Born this day in the final year of the 19th Century Harold Hart Crane did not reach the age of Christ and departed this world aged only 32. Never an easy poet and he never had an easy life. He struggled with twin demons of drink and sexuality. His search for an uplifting counterpoint to T.S. Eliot’s “The Wasteland” resulted in poor critical reviews and a slide into depression.
On a steamship from Mexico to New York he made advances to a male member of the crew and was badly beaten. He leaped into the Gulf of Mexico and his body was never recovered. At Melville’s tomb did he foresee his own end?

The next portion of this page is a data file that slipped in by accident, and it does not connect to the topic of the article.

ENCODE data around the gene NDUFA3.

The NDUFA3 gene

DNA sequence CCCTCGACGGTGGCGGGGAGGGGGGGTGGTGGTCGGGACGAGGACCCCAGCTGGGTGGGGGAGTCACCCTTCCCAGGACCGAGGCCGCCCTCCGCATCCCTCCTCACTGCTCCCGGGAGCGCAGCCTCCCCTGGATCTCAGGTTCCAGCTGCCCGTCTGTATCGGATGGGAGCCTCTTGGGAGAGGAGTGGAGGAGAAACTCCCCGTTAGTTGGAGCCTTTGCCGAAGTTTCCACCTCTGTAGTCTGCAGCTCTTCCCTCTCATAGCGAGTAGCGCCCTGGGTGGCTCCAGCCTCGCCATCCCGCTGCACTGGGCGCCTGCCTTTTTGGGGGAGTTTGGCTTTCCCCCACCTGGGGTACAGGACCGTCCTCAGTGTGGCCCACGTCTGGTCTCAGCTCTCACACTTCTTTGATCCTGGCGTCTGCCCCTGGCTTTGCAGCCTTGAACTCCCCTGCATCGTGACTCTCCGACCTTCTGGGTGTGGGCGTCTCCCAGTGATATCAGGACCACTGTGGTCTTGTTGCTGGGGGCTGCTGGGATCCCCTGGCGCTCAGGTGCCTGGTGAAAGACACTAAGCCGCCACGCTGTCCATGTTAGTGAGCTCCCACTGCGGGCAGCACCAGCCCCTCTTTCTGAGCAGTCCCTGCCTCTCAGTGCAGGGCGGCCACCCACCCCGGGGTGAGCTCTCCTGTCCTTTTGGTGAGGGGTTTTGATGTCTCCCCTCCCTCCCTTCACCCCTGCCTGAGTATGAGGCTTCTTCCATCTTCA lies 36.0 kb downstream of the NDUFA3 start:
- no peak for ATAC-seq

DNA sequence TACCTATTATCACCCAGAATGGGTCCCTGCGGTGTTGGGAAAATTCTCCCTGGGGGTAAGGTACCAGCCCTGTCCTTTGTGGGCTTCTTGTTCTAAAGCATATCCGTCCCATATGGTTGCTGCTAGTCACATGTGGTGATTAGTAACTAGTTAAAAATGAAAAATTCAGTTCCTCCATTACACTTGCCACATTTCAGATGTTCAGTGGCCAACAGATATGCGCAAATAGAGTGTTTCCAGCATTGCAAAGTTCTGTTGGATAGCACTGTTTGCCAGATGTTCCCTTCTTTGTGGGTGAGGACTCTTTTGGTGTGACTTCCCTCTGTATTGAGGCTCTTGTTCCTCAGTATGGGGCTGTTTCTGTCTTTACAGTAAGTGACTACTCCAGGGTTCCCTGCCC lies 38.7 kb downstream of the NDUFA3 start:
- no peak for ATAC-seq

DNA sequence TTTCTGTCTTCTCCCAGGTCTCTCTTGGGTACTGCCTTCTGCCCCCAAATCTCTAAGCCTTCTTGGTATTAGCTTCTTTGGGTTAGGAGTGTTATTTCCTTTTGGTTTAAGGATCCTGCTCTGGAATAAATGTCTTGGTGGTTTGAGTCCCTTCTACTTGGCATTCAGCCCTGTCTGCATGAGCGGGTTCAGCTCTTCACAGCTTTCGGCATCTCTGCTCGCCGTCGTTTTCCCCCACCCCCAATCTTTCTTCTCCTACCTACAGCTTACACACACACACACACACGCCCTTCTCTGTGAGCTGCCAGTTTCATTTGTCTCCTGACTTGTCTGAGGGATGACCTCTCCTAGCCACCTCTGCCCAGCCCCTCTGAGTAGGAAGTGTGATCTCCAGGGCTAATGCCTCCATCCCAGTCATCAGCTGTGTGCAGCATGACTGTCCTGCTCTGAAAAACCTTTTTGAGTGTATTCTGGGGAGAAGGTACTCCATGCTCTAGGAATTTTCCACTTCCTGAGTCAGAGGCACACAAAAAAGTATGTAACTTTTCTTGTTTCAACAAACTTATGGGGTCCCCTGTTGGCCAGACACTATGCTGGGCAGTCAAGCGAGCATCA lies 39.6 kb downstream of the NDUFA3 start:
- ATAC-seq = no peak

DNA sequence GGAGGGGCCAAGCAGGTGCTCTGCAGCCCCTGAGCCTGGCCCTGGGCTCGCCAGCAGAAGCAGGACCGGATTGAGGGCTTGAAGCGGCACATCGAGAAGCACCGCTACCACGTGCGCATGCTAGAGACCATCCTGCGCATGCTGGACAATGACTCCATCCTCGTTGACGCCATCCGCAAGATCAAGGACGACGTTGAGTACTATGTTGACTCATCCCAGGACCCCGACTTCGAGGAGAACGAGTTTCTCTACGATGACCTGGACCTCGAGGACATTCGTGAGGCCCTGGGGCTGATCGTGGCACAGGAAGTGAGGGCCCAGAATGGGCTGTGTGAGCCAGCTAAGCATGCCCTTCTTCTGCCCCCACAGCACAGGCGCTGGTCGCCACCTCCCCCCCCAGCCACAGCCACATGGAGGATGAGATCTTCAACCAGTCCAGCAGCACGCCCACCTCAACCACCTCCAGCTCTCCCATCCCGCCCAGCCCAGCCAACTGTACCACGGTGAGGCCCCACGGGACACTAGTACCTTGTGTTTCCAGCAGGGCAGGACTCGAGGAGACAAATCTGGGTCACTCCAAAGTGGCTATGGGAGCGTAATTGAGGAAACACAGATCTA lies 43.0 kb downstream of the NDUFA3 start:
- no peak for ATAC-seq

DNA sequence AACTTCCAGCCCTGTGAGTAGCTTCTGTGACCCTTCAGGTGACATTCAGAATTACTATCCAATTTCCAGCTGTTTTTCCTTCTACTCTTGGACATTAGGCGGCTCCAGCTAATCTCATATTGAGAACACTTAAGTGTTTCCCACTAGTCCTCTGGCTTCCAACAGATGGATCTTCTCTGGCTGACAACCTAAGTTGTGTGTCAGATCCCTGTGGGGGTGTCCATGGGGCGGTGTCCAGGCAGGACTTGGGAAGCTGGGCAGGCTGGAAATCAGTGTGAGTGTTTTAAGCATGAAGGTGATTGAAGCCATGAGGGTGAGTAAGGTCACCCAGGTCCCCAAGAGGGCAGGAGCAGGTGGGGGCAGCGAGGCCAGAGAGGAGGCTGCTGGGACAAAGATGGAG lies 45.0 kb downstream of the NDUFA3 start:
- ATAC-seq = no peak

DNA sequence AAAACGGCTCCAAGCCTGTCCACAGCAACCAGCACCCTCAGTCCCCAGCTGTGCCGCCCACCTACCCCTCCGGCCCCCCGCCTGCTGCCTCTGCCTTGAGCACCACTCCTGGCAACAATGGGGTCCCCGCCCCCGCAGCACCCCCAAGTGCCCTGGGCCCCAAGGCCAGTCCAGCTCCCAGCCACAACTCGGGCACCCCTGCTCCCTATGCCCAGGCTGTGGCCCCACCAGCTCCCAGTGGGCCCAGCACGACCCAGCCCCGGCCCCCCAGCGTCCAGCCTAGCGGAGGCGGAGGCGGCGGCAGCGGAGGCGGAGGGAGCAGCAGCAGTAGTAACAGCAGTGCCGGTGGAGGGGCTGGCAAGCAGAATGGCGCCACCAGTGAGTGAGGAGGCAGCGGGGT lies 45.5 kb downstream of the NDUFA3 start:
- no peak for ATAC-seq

At Melville’s Tomb; by Harold Hart Crane
Often beneath the wave, wide from this ledge
the dice of drowned men’s bones he saw bequeath
an embassy. Their numbers as he watched,
beat on the dusty shore and were obscured.
And wrecks passed without sound of bells,
the calyx of death’s bounty giving back
a scattered chapter, livid hieroglyph,
the portent wound in corridors of shells.
Then in the circuit calm of one vast coil,
its lashings charmed and malice reconciled,
frosted eyes there were that lifted altars;
and silent answers crept across the stars.
Compass, quadrant and sextant contrive
to farther tides . . . High in the azure steeps
monody shall not wake the mariner.
This fabulous shadow only the sea keeps.